Once this initial workup is complete, I begin teaching them to return to well-being. This means I need to empower them with the knowledge and tools to get better.

Here are some treatments to consider:

  1. I correct the disorder depending on what I find in each patient, which may include detoxification diets, fasting-mimicking diets, the 5R approach to gut rehabilitation, medications or supplements.
  2. Sometimes, low-dose naltrexone (LDN) can help calm down the immune system.
  3. I suggest integrative healing techniques, such as acupuncture, energy healing, massage or craniosacral therapy.

I also always emphasize the importance of making healthier lifestyle choices to reduce autoimmune symptoms and support overall health, such as:

  1. Adopting a well-balanced diet
  2. Engaging in regular exercise
  3. Getting adequate sleep
  4. Managing stress: High stress levels can trigger autoimmune flare-ups, so practicing stress-reducing techniques, such as meditation, deep breathing exercises, or engaging in hobbies, can be beneficial.
  5. Addressing emotional trauma: Sometimes, modalities such as EMDR (eye movement desensitization and reprocessing) can alleviate emotional trauma.
  6. Seeking support: Connecting with support groups or individuals experiencing similar autoimmune conditions can provide emotional support and helpful tips for managing symptoms.


Returning Your Patients to Well-Being

In our practice, it’s not uncommon for rheumatoid factors, ANA results or antithyroid antibodies to once again become negative. It is gratifying to watch patients get off medication and resume the life they longed for while struggling with autoimmunity.

It’s important to note that the management of autoimmune diseases should always be personalized, and these strategies may vary based on specific conditions and individual needs. In our practice, we try to build a health care team for the patient because we find this is crucial for creating an effective and tailored plan for transforming autoimmunity into well-being.




Steve Amoils, MD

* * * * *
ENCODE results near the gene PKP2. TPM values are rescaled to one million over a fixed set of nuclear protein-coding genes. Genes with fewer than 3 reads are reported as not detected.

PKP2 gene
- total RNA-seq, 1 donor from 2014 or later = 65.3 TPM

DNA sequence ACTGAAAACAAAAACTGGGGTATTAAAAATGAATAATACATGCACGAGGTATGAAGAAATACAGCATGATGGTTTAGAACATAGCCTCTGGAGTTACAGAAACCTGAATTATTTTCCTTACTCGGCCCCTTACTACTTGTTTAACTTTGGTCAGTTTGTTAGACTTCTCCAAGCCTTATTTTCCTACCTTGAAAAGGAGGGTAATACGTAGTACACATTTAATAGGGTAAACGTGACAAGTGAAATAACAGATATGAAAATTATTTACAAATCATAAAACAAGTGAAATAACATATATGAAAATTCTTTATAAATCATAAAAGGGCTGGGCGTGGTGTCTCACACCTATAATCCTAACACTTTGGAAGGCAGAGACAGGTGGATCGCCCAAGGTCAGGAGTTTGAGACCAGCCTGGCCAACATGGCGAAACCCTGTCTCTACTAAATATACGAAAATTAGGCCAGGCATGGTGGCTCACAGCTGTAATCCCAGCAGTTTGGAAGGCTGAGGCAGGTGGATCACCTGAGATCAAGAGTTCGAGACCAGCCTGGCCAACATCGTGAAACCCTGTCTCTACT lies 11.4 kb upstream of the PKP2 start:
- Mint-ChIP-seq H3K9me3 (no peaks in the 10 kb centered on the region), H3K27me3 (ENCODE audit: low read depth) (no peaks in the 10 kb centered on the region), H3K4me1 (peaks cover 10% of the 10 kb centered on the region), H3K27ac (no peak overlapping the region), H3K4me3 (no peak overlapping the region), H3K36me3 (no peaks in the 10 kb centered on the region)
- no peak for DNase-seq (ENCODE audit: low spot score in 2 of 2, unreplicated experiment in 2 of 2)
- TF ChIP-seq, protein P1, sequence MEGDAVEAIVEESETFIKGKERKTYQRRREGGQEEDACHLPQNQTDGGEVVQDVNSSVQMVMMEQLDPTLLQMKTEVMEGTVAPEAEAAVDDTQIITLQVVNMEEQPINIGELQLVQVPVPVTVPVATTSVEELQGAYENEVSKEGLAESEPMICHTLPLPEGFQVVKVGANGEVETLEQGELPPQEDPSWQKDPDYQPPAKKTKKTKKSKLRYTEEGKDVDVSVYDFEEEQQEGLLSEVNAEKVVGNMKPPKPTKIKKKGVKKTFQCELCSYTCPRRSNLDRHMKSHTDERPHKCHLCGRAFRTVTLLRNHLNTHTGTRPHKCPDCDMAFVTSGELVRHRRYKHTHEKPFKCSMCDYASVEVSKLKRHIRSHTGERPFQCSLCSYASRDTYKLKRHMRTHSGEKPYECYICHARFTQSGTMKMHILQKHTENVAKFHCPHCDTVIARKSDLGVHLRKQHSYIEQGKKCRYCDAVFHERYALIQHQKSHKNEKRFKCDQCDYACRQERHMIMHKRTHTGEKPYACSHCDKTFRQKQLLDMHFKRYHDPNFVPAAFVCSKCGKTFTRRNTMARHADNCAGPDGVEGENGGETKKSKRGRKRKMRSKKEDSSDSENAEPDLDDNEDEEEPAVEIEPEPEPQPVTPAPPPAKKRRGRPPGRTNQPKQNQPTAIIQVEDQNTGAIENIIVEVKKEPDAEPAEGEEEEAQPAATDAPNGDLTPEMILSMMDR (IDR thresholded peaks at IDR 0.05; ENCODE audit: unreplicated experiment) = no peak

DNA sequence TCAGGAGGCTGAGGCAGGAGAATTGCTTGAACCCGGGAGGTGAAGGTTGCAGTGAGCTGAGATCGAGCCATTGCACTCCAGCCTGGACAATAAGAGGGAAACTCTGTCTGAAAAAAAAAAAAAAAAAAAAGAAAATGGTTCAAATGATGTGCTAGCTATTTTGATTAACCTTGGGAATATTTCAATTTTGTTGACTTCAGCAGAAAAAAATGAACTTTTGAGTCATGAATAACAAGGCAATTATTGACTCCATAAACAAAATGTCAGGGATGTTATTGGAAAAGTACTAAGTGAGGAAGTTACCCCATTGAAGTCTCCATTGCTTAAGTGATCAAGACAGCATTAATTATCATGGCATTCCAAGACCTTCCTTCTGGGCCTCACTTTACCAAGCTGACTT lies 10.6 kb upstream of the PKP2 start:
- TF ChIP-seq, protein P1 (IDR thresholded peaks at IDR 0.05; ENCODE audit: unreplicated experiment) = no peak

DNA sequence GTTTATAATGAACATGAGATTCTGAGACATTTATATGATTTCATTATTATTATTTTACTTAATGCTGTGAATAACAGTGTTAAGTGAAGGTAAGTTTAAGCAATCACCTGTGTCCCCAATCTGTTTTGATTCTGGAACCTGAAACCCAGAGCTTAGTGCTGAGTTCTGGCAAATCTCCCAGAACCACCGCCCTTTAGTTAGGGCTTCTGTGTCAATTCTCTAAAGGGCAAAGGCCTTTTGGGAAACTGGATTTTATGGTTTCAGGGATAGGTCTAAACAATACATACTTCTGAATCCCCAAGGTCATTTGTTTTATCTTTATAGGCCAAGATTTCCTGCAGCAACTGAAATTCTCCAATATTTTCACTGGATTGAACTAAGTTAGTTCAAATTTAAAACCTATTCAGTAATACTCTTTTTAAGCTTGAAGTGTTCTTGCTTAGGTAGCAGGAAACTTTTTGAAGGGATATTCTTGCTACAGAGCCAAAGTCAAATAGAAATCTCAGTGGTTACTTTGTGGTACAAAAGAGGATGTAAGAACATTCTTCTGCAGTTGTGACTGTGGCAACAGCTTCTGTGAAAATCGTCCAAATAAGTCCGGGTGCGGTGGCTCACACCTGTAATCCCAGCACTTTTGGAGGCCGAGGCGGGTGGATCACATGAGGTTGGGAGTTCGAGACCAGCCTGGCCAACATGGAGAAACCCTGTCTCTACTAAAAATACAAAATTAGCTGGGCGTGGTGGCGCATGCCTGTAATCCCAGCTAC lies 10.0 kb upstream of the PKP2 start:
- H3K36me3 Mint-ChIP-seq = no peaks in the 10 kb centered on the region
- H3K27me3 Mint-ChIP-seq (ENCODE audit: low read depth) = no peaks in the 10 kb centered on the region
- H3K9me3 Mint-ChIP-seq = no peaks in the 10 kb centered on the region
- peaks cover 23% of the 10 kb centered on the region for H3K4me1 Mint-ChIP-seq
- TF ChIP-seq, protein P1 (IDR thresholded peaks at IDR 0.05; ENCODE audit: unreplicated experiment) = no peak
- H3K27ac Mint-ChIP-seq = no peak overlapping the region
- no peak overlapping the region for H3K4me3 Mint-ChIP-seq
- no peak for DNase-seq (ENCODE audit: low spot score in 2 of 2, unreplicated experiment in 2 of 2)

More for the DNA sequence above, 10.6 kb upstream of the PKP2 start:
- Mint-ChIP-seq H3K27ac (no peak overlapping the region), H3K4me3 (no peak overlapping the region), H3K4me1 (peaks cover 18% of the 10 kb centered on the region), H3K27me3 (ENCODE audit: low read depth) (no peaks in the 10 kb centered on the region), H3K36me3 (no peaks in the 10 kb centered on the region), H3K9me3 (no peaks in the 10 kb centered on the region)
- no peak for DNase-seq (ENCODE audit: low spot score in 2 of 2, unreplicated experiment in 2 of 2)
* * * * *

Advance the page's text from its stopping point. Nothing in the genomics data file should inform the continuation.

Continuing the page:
Steve Amoils, MD is the Co-Medical Director of the AIM for Wellbeing (AIM) in Cincinnati, together with his wife Sandi Amoils, MD. AIM is a large integrative medical center and part of the Christ Hospital Network. AIM has averaged over 30,000 visits per year since its inception in 1999 and offers accredited physician fellowship training in integrative medicine. Dr. Amoils is a former Assistant Professor at the University of Cincinnati and former President of the Ohio Chapter of the American Academy of Medical Acupuncture. He has received numerous awards for his achievements, including America’s Top Doctor in Family Medicine and Cincy Top Doctor yearly since 2007.

Trained in South Africa, London, and then in the United States, Steve is a board-certified family physician. After completing medical training in South Africa in 1984, he and Sandi spent two years traveling around the world, studying various indigenous medical systems. In 1987 they immigrated to the US, where they ultimately both practiced as family physicians in Cincinnati. In 1999, at the behest of a large hospital group, they opened Alliance Integrative Medicine (now called AIM for Wellbeing,) to offer patients a comprehensive, personalized, integrative approach to medicine. AIM has been recognized as a national leading center in integrative medicine since 2004, and Dr Amoils has been a site investigator on three major national studies on integrative medicine. 

Steve and Sandi are co-authors of two books. Get Well & Stay Well – Optimal Health through Transformational Medicine was published in 2012. The book expounds on their philosophy of helping patients transform illness into wellness through the best of conventional medicine, functional medicine and integrative therapeutic options. Its successor, AIM for Wellbeing, due out in early 2024, discusses the conglomeration of common diseases we see today, something they call the SAD SYNDROME.